The title pretty much says it all. It simply isn't healthy to obsessively compare your own life with that of someone else’s. This is probably the most important piece of advice I can give, and one of the ones that I find least followed. Hell, I fail to follow it all the time. But the fact is that comparing yourself to someone else is just a waste of your time and mental effort.
There are plenty of fitness celebrities out there online. For each one, there’s absolutely tons of pictures or videos. Fitness celebrities have to market themselves, have to make themselves visible, and the best way to do that is to take pictures of themselves without shirts on, or busting out a heavy weight. No one is above that. But the problem is that I constantly see people compare themselves to these athletes in a negative way. People look at Frank Medrano, Simeon Panda, Jay Cutler, Arnold Schwarzenegger, or any other athlete who has been training for years and years, and they immediately want to look like them.
Worse, half those crappy “look great in fifteen minutes a day” programs that you always see advertised on the web usually accompany themselves with pictures of these fitness celebrities, as if they didn't simply steal commonly available images and as if these celebrities actually endorsed their programs. It shouldn't need to be said that these guys crafted their physiques through years and years of difficult training and careful dieting. The only way to look like those guys is to train like them, for as long as they do.
Why should you let that get you down, then? People work out for a few months, get disappointed when they don’t look like Arnold, and then quit. If you really want to look like Arnold, you need to stick with it like he did. Further, you need to learn to place realistic expectations on your development. Just like you can’t expect yourself to get a college degree overnight, you have to realize that getting in shape is a massive investment of time across years. So long as you stick with a good program consistently, you’re going to look good in ten years no matter what, even if you aren't pushing yourself to compete. So don’t let lack of progress in the short run ever get you down. Don’t compare yourself to others.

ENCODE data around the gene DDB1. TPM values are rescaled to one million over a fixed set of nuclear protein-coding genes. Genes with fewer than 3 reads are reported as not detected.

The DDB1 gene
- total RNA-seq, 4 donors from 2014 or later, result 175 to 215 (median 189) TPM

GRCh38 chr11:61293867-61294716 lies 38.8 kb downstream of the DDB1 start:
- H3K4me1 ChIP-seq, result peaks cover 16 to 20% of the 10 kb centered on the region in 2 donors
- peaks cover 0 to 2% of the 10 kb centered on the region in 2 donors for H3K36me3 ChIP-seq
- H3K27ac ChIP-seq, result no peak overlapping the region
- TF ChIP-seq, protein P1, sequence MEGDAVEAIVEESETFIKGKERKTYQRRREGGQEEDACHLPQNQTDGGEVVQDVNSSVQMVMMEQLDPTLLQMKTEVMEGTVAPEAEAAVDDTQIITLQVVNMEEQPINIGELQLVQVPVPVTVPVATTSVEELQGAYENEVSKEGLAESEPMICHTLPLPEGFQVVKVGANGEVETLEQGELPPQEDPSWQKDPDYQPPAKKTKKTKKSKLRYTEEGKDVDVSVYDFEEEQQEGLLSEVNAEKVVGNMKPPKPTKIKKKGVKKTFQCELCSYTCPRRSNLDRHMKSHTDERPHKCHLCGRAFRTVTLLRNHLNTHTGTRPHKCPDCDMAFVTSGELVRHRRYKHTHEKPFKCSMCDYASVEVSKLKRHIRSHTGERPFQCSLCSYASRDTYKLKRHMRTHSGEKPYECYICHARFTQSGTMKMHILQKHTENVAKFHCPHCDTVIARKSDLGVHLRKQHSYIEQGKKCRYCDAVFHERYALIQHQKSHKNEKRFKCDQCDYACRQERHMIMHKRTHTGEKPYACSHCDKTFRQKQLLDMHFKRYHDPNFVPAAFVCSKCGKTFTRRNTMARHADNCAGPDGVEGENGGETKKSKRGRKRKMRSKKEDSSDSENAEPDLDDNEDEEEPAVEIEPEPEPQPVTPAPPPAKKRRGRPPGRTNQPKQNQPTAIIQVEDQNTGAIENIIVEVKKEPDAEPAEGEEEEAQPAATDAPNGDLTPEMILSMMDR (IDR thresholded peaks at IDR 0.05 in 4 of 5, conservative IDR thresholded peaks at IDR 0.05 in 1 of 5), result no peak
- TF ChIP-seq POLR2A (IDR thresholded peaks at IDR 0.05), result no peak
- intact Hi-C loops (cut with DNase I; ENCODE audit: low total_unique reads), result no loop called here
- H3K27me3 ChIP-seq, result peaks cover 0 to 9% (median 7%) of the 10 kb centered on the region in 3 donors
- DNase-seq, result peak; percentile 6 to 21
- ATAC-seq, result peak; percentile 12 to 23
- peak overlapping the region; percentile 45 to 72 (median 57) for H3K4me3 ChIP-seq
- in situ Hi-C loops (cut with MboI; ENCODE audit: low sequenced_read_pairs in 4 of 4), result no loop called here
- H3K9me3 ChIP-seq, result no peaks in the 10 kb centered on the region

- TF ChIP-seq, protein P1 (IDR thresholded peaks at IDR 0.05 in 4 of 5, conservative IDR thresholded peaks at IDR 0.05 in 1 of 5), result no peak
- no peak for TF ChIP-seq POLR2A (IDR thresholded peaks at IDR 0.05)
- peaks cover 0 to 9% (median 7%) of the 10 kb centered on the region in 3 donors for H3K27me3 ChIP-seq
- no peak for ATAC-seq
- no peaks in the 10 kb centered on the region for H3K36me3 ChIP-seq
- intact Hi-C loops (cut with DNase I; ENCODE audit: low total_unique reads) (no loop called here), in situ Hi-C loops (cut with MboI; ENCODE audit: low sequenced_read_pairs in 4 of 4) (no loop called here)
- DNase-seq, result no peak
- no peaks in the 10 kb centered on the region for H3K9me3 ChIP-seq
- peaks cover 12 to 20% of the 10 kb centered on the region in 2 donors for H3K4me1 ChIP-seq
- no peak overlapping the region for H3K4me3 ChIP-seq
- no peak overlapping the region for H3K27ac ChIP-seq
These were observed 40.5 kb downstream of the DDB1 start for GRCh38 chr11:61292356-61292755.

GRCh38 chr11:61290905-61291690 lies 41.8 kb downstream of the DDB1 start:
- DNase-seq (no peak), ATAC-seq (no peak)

To be fair, you do have to compare yourself to others, if you’re going to have any real conception of your progress. Take pictures of fitness celebrities and use them as guidelines for your goals. Work on your arms for a while, and then get your legs up to par, or vice versa. Work on your physique slowly and methodically, and switch up your training just enough to keep it from getting stale. Pictures of other celebrities can help you understand where your weaknesses are so you know what to target and improve. But every body is different, and just because Arnold had great biceps doesn't mean you can make yours look exactly like his. Learn your strengths, play into them, and alleviate or cover up your weaknesses. Use others as a baseline or guideline to work from, but not a rule.
This advice applies to every area of life as well. Don’t be that guy who graduates college and instantly gets sad he isn't making 75k a year like some 30 year old he knows. You've got eight years to get there, don’t compare him to you as you are now. Set your plans to be where he is at his age, and only criticize yourself if you don’t make it in the same time span. Success isn't a linear increase, but rather a sketchy and confusing jumble of ups and downs. There's always a good chance that guy you know will lose his cushy job and suddenly find himself making significantly less within a short time span.
Don’t compare different kinds of success, either. Maybe your job of choice isn't a huge money maker, so learn to appreciate what your career path does earn you rather than wondering why you aren't making all the money in the world like some asshole banker on Wall Street. Comparing yourself to your friends is particularly toxic, because they’re all your age and thus they actually are at a similar stage in career development to your own. Just because one of your friends succeeds early doesn't mean he’s going to be succeeding later, and just because you don’t have your dream job right now doesn't mean you can’t find it. Once again: compare yourself to others only as a way of setting a baseline to push you further. Don’t wallow in negative fears about the long term simply because it might seem like others are doing better than you in the short term.
Set success on your own terms. Set goals for yourself and push to reach them. Use others only as a way to establish your goals (in the professional sphere, of course, not on a personal level) and provide motivation to pursue them. Harsh judgment isn't helping anyone, especially not yourself. In the end the only thing that matters is how you feel about your own success, and if you're proud of yourself, then don't ever let anyone get you down.